The Securities and Exchange Commission’s primary remedies against corporate officers and directors are injunctions against future violations, disgorgement, civil penalties and bars against serving as an officer or director of a public company. Although it has always been clear that civil fines, penalties, and forfeitures are covered by a five-year statute of limitations under 28 U.S.C.§ 2462, the Fifth Circuit Court of Appeals this week held that an injunction against future violations and an “officer and director bar” are also penalties subject to the same statute of limitations. SEC v. Bartek, No. 11-10594 (5th Cir., Aug. 7, 2012). This ruling, which recognizes the sometimes drastic effects of entering an injunction, appears to put the Fifth Circuit in conflict with at least three other circuit courts of appeals that recognize no statute of limitations applicable to SEC actions seeking such equitable remedies.1

Injunctive proceedings are generally considered “equitable” in nature and are therefore tried by a judge rather than a jury.2 SEC injunctions rarely impose any specific obligations on the violator beyond a general order to obey the law.3 But these injunctions have substantial potential consequences. First, a defendant who disobeys an injunction may be held in contempt of court, the consequences of which may be harsher than the penalties for the securities fraud itself. Second, individuals subject to an injunction may in appropriate cases be barred by the SEC from being a registered broker or dealer 4 or investment advisor.5 Third, other licensing or procurement agencies may take adverse actions on the basis of an injunction, employers may not hire enjoined individuals, and potential investors and customers may be reluctant to trust individuals who have been enjoined, especially where it is an anti-fraud injunction.6

In the Bartek case, the SEC alleged that the individual defendants had engaged in fraud and aided and abetted records-keeping violations of their employer, Microtune Company. The action stemmed from an alleged 2000-2003 scheme in which they allegedly back-dated options for new hires, existing employees and executives, while failing to properly expense these grants on the company’s books. Microtune immediately settled when the SEC filed suit on June 30, 2008, more than five years after the alleged back-dating occurred. The SEC sought equitable relief of an injunction and an officer-and-director bar, as well as civil penalties. The SEC does not appear to have sought disgorgement.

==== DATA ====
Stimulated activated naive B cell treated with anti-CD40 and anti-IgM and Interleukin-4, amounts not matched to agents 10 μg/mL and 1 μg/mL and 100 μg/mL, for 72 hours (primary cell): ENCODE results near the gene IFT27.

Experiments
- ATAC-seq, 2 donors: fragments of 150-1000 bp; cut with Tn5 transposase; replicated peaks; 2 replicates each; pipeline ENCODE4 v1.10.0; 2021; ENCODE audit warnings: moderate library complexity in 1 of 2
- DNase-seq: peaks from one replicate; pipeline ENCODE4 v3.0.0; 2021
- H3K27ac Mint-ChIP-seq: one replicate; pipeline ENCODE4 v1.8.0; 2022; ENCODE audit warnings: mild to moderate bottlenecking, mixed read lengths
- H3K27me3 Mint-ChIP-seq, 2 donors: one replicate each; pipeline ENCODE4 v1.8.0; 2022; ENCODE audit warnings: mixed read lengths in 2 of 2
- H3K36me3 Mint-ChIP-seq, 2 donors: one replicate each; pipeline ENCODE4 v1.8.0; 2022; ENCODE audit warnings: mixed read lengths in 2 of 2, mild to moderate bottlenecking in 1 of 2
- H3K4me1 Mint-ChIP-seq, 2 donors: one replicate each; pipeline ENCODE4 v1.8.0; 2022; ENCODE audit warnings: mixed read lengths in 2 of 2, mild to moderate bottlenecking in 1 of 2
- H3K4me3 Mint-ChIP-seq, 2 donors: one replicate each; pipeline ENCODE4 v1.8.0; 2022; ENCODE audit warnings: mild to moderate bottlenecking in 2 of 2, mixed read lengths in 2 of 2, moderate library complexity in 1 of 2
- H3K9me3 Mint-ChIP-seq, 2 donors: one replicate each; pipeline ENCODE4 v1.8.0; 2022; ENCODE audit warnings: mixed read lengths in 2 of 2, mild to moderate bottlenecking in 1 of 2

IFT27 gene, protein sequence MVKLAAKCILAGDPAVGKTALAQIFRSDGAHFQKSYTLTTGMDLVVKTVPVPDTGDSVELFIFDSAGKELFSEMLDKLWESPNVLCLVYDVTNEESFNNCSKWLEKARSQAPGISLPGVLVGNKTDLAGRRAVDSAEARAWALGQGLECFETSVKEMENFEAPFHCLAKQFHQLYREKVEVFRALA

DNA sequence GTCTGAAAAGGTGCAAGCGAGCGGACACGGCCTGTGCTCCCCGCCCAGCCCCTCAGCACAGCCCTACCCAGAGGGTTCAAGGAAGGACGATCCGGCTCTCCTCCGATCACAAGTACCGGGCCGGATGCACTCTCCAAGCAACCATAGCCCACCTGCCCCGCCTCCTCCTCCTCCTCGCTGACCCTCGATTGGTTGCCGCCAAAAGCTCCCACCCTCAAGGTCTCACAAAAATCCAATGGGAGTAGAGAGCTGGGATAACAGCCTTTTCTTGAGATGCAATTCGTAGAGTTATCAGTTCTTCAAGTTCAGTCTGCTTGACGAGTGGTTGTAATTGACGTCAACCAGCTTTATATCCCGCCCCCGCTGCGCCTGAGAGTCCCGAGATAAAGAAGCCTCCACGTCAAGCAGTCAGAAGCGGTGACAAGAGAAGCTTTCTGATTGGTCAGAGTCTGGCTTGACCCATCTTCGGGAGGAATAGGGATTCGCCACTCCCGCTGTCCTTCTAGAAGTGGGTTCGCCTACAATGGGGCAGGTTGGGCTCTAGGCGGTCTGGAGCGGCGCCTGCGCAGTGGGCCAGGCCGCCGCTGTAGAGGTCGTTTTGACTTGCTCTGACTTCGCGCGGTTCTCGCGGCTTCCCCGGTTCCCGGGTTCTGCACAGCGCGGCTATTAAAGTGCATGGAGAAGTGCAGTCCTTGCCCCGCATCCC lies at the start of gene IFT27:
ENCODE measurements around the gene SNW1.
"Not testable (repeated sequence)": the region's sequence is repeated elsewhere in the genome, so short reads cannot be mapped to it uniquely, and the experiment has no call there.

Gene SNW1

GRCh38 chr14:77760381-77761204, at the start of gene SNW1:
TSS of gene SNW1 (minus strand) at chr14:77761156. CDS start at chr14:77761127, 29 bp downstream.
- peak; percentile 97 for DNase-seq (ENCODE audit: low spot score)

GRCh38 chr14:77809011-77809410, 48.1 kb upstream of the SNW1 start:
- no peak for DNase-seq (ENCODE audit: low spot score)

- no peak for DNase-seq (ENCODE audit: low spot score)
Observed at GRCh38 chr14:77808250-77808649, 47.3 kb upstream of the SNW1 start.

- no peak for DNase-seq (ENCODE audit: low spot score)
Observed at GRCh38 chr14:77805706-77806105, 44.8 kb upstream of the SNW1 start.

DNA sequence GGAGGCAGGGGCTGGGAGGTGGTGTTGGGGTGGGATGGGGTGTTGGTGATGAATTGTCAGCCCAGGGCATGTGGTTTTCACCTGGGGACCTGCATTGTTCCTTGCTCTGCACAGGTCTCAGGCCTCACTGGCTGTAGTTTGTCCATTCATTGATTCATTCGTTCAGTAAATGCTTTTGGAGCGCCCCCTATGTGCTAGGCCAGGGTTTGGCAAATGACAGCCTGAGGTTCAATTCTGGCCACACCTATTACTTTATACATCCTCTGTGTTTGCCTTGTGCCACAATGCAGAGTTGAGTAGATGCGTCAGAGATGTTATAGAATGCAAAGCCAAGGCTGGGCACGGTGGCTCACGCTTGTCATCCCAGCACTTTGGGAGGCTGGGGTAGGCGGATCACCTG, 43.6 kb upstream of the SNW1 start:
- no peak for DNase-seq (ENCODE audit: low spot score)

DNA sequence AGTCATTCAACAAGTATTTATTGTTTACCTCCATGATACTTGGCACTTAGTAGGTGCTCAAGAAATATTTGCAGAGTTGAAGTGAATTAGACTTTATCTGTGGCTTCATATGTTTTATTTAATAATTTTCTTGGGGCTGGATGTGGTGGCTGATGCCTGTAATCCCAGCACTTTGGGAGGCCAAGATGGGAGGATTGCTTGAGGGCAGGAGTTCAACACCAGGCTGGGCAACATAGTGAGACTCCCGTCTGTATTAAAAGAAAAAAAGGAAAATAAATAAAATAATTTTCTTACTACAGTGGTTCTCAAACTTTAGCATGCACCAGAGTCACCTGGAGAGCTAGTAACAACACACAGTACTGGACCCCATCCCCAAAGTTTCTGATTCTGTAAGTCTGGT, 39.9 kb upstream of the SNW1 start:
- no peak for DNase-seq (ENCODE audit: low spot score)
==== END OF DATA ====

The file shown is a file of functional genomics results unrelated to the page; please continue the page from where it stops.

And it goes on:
The district court granted the defendants’ motion for summary judgment pursuant to the five-year limitation of § 2462, holding that the SEC failed to pursue diligently its claims and that there was no evidence of self-concealing conduct. Further, the injunctive and officer-and-director bar remedies were dismissed because: (1) these remedies would have significant collateral consequences to the defendants; (2) they did not address past harm caused by the defendants; and (3) the remedies did not focus on preventing future harm because of the low likelihood that the defendants would engage in similar harmful behavior in the future.  

The Fifth Circuit agreed. The Court first held that a “plain reading of 2462 reveals no discovery rule exception.” It noted that this statute lists one exception to its applicability, but not a failure to discover the violation. The Court distinguished the situation from the “special rule” where “fraudulent concealment” may apply because, “as a matter of law,” the SEC had not shown the defendants’ “alleged fraudulent acts were self-concealing.”  

The Court then rejected the SEC’s arguments that the injunction and officer-and-director bar should survive because they are equitable remedies not subject the statute of limitations for penalties. The Court explained that, although these are “traditionally remedial” remedies, “even remedial sanctions carry the sting of punishment.” 7 The Fifth Circuit applied a test from the DC Circuit’s decision in Johnson v. SEC, 87 F.3d 484, 487 (DC Cir. 1996), and considered “the degree and extent of the consequences to the subject of the sanction.” The Court opined:  

The SEC’s sought-after remedies would have a stigmatizing effect and long-lasting repercussions. Neither remedy addresses past harm allegedly caused by the Defendants. Nor does either remedy address the prevention of future harm in light of the minimal likelihood of similar conduct in the future.  

Whether the Fifth Circuit will reach this same result with regard to an SEC request for disgorgement is an open question, as is the question of whether any other circuit court (or the Supreme Court) will adopt this reasoning and reach the same result. The remedy of disgorgement requires a person to surrender any ill-gotten gains or unjust enrichment caused by a securities violation. The SEC may argue that this is the essence of “address[ing] past harm allegedly cause[d] by the Defendants.” Defendants may argue that it does not directly prevent any future violation and really is a penalty for past conduct, especially since it sometimes may be paid into the U.S. Treasury, although that now seldom occurs outside of Foreign Corrupt Practices Act (FCPA) cases.  

In any event, the Court in SEC v. Bartek takes a realistic view of the actual consequences of an SEC injunction. The decision will provide defendants with a significant argument in the Fifth Circuit, and one that defendants may build upon in other circuits.